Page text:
Maddon hasn't shown a ton of confidence in Rondon (who pitched to a 3.53 ERA with 10.2 strikeouts per nine in the regular season), Pedro Strop (who missed six weeks due to arthroscopic knee surgery late in the year but whiffed 11.4 per nine overall) or Justin Grimm so far in the postseason. In 13 appearances, that trio has combined for just 9 2/3 innings and been charged with six earned runs, striking out only five batters. Instead, the Cubs have relied upon lefties Travis Wood (2.95 ERA, 6.9 strikeouts per nine), Montgomery (2.52 ERA and 8.3 strikeouts per nine between the Cubs and Mariners) and righty Carl Edwards Jr. (3.75 ERA and 13.0 strikeouts per nine).
INDIANS BULLPEN: Andrew Miller’s postseason run is becoming the stuff of legend. In 11 2/3 scoreless innings, he has given up just five hits and two walks and struck out 21 batters. He’s gone more than an inning in every appearance, and in the clinching Game 5 of the ALCS, he got eight outs. His overpowering performance is reminiscent of the work Mariano Rivera used to deliver for the Yankees in October and, like Rivera, Miller is comfortable pitching multiple innings and could even be used in that role on back-to-back days if necessary.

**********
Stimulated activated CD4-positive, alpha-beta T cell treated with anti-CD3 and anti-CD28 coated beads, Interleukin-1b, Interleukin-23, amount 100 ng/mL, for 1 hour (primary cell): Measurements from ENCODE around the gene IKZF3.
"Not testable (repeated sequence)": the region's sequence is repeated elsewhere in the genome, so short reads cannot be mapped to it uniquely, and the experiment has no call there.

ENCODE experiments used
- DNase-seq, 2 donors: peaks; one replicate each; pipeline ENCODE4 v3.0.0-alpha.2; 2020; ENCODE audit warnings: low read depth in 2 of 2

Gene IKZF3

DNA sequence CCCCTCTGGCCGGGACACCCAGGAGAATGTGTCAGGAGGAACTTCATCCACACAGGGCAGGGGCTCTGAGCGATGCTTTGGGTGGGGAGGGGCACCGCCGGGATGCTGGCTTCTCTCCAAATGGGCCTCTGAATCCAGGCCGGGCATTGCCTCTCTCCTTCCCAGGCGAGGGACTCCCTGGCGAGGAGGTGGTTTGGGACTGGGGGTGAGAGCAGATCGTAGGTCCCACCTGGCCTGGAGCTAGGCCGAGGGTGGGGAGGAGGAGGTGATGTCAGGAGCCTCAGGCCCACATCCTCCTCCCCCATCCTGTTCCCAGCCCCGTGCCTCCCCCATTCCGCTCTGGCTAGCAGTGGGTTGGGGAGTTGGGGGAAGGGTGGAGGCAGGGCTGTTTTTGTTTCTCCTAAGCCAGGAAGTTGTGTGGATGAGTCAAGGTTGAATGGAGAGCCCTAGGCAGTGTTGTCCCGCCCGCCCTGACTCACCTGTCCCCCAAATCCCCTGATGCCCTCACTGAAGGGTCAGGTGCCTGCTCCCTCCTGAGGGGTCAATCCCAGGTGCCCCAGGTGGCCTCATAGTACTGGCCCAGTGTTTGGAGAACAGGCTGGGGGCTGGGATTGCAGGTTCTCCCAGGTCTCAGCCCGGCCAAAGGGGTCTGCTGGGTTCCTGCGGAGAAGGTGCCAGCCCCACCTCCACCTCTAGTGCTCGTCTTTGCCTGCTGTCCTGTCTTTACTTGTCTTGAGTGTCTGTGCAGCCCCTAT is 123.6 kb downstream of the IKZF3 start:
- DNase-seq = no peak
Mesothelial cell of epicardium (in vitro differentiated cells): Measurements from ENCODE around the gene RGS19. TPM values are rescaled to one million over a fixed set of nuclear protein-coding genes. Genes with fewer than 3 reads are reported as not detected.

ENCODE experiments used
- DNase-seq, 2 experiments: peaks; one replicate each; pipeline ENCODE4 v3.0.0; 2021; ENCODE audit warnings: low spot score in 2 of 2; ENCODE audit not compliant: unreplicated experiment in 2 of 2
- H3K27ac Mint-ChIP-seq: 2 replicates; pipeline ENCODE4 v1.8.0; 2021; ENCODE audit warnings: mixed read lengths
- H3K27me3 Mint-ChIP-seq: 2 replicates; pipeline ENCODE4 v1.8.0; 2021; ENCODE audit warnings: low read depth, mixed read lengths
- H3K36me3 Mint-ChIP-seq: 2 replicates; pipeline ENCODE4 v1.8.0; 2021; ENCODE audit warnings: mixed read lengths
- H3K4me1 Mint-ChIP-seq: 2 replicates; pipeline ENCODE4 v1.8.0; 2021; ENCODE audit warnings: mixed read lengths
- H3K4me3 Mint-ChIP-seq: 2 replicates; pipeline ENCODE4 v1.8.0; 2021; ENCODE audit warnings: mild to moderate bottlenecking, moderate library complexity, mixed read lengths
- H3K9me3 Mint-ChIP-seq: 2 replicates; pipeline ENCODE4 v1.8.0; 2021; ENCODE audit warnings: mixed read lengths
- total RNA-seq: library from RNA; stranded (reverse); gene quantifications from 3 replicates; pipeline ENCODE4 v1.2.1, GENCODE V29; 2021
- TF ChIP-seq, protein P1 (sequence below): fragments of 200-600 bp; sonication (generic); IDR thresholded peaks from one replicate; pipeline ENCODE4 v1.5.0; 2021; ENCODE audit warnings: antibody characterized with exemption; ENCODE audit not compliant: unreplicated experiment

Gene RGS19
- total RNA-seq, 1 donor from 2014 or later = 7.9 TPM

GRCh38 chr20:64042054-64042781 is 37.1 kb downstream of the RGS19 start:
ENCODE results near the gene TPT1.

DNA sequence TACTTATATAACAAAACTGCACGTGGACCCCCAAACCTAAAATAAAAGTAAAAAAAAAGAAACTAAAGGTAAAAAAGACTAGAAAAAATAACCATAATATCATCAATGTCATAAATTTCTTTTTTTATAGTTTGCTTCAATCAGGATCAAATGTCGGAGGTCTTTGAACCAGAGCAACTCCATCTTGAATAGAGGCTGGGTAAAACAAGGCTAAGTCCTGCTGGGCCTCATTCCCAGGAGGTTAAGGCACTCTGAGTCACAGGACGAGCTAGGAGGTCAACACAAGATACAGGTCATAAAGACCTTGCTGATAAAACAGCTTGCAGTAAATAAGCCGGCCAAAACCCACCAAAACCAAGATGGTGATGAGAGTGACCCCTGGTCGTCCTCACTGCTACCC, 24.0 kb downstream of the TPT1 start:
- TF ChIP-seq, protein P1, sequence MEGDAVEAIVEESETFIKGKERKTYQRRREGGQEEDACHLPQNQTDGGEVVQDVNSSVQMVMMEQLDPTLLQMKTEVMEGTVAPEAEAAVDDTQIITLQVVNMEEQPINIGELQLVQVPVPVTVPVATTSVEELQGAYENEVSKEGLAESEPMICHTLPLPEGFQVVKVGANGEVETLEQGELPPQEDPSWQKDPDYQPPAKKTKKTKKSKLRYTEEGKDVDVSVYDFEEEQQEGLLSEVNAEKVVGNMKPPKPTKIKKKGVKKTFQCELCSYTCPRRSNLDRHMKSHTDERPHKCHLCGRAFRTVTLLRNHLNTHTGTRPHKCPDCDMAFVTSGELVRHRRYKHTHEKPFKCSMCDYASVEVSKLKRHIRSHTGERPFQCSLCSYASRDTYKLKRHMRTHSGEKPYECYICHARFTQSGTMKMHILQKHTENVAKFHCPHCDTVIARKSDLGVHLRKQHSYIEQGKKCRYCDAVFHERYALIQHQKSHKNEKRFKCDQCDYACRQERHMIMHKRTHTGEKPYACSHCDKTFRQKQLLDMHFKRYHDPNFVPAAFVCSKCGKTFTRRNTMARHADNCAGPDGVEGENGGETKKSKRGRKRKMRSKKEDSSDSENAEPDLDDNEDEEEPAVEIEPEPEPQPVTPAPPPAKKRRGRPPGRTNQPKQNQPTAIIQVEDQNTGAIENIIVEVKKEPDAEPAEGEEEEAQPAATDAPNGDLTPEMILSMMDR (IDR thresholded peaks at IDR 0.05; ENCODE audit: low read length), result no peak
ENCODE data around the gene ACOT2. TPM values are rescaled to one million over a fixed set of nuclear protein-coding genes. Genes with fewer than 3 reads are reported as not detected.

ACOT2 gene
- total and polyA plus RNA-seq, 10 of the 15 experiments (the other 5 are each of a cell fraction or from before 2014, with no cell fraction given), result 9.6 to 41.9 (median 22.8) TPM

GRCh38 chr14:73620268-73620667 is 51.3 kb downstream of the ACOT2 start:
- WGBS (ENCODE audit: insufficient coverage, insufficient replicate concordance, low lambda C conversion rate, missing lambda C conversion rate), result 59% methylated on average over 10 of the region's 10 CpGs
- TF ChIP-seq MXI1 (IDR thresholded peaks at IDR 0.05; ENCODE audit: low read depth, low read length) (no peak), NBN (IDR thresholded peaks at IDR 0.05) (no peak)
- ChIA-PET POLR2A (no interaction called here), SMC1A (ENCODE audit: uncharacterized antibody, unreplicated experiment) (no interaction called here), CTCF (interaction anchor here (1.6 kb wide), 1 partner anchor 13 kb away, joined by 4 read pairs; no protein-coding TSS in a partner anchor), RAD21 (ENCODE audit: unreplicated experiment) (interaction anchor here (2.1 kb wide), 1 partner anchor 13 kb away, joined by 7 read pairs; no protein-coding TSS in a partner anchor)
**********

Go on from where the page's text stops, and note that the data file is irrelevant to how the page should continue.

Also like Rivera, Miller has plenty of help elsewhere in a bullpen that is chock full of quality arms. Closer Cody Allen also has yet to allow a run this postseason, striking out 12 batters in 7 2/3 innings. When Francona had to go deep into his 'pen to cover the 8 1/3 innings still left after Bauer's injury forced him out of ALCS Game 3, he got shutdown work from Dan Otero, Jeff Manship, Zach McAllister and Bryan Shaw before turning the game over to Allen and Miller. The Indians need to get just five innings each game from their starters before turning things over to a parade of relievers and counting the outs to victory.